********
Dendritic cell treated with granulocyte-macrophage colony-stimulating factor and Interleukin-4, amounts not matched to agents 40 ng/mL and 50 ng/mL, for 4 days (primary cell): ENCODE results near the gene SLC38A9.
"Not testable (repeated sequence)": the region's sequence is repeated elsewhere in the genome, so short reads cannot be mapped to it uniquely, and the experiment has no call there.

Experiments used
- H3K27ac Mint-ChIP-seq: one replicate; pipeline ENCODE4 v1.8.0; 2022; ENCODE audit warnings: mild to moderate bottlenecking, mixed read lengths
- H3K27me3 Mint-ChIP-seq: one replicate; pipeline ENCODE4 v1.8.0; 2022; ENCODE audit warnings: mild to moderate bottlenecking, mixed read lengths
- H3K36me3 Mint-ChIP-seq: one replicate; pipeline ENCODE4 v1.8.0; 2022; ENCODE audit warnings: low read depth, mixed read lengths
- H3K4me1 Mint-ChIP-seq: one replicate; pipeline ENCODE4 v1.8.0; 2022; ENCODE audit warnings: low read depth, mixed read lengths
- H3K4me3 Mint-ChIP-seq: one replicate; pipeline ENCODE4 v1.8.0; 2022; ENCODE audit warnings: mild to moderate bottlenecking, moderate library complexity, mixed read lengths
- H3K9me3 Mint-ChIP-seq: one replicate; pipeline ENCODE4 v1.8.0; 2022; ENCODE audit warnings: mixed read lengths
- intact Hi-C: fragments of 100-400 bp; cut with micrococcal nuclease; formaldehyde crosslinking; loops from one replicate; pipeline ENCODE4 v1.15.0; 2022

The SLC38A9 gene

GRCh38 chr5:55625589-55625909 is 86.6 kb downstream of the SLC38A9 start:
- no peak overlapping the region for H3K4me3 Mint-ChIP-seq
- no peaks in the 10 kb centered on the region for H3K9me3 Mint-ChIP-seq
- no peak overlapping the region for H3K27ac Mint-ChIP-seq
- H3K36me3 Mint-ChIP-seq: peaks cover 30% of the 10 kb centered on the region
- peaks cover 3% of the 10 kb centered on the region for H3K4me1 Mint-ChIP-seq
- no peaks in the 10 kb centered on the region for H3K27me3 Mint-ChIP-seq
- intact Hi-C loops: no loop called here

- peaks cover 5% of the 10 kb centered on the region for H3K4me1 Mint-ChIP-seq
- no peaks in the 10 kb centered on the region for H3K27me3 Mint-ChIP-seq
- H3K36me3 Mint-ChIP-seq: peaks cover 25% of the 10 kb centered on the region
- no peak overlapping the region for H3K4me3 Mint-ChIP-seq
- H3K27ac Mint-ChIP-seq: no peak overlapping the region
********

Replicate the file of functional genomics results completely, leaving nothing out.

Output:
Dendritic cell treated with granulocyte-macrophage colony-stimulating factor and Interleukin-4, amounts not matched to agents 40 ng/mL and 50 ng/mL, for 4 days (primary cell): ENCODE results near the gene SLC38A9.
"Not testable (repeated sequence)": the region's sequence is repeated elsewhere in the genome, so short reads cannot be mapped to it uniquely, and the experiment has no call there.

Experiments used
- H3K27ac Mint-ChIP-seq: one replicate; pipeline ENCODE4 v1.8.0; 2022; ENCODE audit warnings: mild to moderate bottlenecking, mixed read lengths
- H3K27me3 Mint-ChIP-seq: one replicate; pipeline ENCODE4 v1.8.0; 2022; ENCODE audit warnings: mild to moderate bottlenecking, mixed read lengths
- H3K36me3 Mint-ChIP-seq: one replicate; pipeline ENCODE4 v1.8.0; 2022; ENCODE audit warnings: low read depth, mixed read lengths
- H3K4me1 Mint-ChIP-seq: one replicate; pipeline ENCODE4 v1.8.0; 2022; ENCODE audit warnings: low read depth, mixed read lengths
- H3K4me3 Mint-ChIP-seq: one replicate; pipeline ENCODE4 v1.8.0; 2022; ENCODE audit warnings: mild to moderate bottlenecking, moderate library complexity, mixed read lengths
- H3K9me3 Mint-ChIP-seq: one replicate; pipeline ENCODE4 v1.8.0; 2022; ENCODE audit warnings: mixed read lengths
- intact Hi-C: fragments of 100-400 bp; cut with micrococcal nuclease; formaldehyde crosslinking; loops from one replicate; pipeline ENCODE4 v1.15.0; 2022

The SLC38A9 gene

GRCh38 chr5:55625589-55625909 is 86.6 kb downstream of the SLC38A9 start:
- no peak overlapping the region for H3K4me3 Mint-ChIP-seq
- no peaks in the 10 kb centered on the region for H3K9me3 Mint-ChIP-seq
- no peak overlapping the region for H3K27ac Mint-ChIP-seq
- H3K36me3 Mint-ChIP-seq: peaks cover 30% of the 10 kb centered on the region
- peaks cover 3% of the 10 kb centered on the region for H3K4me1 Mint-ChIP-seq
- no peaks in the 10 kb centered on the region for H3K27me3 Mint-ChIP-seq
- intact Hi-C loops: no loop called here

- peaks cover 5% of the 10 kb centered on the region for H3K4me1 Mint-ChIP-seq
- no peaks in the 10 kb centered on the region for H3K27me3 Mint-ChIP-seq
- H3K36me3 Mint-ChIP-seq: peaks cover 25% of the 10 kb centered on the region
- no peak overlapping the region for H3K4me3 Mint-ChIP-seq
- H3K27ac Mint-ChIP-seq: no peak overlapping the region